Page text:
John Coltrane‘s A Love Supreme, recorded near the close of 1964 and released early the following year, inhabits an exalted plane beyond the realm of most other albums, in any musical genre. Easily one of the most celebrated jazz recordings ever made, it radiates a deep, devotional gravitas — a palpably focused ardor that has long inspired actual worship, as Jazz Night in America explored in a recent documentary short.
Today, Impulse! announced the October release of A Love Supreme: Live in Seattle. Recorded at the end of a weeklong residency at The Penthouse by Joe Brazil, one of Coltrane’s trusted friends, it presents this music in a glorious new light, and with remarkably clear sound. (Brazil used the club system, two microphones and an Ampex reel-to-reel, and then preserved the tapes for nearly half a century, as if guarding a Holy Grail.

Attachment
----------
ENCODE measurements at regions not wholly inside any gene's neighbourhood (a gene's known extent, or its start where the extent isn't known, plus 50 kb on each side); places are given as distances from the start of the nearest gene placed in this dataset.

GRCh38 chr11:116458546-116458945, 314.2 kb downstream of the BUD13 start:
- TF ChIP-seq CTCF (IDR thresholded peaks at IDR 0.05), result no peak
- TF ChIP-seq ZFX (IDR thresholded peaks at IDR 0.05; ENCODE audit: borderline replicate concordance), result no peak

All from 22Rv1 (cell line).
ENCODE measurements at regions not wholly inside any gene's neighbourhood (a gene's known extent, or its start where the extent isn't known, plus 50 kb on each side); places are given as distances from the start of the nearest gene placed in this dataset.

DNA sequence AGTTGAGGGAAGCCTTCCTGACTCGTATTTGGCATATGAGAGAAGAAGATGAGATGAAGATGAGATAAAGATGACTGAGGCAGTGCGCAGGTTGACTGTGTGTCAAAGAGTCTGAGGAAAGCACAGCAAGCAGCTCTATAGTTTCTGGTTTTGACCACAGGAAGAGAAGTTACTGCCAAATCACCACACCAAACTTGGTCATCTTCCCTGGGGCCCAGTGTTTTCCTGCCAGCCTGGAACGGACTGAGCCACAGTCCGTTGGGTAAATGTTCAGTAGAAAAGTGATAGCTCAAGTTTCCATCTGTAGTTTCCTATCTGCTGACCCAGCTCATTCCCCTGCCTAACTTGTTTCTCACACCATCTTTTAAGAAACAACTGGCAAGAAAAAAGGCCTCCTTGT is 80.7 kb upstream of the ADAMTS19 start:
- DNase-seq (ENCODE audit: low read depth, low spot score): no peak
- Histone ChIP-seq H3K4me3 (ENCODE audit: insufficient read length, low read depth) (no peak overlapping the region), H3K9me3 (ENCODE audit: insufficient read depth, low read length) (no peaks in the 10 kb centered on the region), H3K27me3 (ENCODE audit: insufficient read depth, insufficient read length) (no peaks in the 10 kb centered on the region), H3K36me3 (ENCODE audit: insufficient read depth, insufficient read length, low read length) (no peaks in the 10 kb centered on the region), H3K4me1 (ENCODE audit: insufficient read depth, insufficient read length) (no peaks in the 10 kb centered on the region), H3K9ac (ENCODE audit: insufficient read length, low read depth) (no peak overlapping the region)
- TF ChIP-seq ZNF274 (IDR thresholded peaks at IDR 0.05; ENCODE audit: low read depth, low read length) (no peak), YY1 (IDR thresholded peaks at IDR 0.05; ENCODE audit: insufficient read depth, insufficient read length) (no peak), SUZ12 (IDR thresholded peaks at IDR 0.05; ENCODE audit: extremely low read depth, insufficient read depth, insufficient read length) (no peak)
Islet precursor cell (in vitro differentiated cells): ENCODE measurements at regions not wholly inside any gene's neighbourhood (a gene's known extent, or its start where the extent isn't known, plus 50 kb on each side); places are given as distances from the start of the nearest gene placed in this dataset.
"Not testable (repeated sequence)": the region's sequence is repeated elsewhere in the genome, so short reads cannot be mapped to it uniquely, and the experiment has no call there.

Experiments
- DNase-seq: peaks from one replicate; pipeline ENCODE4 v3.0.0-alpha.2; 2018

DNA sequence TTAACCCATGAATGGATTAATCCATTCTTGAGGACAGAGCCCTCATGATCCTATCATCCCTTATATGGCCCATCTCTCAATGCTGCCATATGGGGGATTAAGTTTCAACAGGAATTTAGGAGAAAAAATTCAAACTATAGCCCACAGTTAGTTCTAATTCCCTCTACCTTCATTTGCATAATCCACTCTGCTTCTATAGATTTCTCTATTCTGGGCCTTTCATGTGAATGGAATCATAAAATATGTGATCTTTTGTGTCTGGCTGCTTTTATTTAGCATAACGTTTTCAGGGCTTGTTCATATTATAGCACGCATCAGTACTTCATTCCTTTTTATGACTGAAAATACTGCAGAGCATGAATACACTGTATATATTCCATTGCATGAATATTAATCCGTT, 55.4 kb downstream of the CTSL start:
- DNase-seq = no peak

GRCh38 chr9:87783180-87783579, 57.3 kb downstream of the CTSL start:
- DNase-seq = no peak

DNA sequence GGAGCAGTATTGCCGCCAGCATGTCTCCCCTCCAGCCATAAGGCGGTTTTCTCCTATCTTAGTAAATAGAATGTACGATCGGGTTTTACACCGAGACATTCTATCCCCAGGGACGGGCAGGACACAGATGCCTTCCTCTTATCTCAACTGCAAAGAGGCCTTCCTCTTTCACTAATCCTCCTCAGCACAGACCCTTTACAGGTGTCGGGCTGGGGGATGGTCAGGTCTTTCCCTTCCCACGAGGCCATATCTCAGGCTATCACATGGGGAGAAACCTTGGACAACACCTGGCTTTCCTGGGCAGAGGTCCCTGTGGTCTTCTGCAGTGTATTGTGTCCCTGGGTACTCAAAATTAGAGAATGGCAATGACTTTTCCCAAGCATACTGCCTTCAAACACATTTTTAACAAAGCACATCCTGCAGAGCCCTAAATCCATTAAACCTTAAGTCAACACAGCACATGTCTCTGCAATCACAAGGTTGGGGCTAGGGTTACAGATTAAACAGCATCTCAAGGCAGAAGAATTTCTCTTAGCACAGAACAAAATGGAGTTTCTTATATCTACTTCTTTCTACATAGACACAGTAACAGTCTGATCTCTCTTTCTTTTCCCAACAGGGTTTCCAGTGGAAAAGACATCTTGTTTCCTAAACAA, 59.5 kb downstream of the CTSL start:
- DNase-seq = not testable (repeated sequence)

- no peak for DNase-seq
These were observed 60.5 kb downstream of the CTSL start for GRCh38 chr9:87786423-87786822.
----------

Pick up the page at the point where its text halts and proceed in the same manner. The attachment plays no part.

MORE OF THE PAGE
The music on A Love Supreme: Live in Seattle is sublime in every sense of the word, without a trace of monotony. Its release is as significant an event in jazz-historical terms as any archival gem unearthed in the last decade or more. But that’s an academic way of stating the case, which is that this album contains both the focused fire of A Love Supreme, as a call of gratitude to the divine, and the more chaotic fervor of the “New Thing” then coalescing in Coltrane’s creative circle. It feels fully realized and bursting with possibility, all at the same time.
Read and listen to the full story by Nate Chinen on NPR Music